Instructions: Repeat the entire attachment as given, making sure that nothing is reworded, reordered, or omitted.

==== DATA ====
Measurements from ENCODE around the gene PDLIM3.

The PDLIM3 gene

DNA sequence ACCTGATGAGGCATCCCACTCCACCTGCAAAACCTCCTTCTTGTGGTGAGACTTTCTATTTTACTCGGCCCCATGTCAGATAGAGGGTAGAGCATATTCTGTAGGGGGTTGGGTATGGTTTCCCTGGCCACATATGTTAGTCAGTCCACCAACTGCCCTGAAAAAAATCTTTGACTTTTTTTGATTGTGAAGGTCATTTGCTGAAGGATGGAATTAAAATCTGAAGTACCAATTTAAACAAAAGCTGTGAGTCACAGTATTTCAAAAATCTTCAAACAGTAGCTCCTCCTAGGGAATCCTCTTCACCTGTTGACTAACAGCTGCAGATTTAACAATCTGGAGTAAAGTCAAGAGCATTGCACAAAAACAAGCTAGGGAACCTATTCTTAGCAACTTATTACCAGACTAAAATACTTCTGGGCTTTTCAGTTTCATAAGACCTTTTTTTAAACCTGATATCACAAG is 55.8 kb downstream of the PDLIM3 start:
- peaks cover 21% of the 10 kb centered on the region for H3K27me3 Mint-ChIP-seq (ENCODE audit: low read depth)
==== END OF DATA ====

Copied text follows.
Measurements from ENCODE around the gene PDLIM3.

The PDLIM3 gene

DNA sequence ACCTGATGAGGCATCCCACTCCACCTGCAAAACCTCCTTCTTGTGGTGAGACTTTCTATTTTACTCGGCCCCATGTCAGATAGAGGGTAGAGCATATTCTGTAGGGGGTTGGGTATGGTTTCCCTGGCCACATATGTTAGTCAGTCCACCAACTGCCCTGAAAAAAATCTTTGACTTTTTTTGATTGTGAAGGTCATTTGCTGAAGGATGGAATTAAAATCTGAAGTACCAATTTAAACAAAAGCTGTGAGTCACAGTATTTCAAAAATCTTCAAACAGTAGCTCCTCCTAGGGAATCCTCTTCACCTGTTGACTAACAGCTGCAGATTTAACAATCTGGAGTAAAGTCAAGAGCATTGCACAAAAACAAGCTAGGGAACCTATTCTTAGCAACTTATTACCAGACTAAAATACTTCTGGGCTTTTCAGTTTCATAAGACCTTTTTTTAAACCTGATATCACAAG is 55.8 kb downstream of the PDLIM3 start:
- peaks cover 21% of the 10 kb centered on the region for H3K27me3 Mint-ChIP-seq (ENCODE audit: low read depth)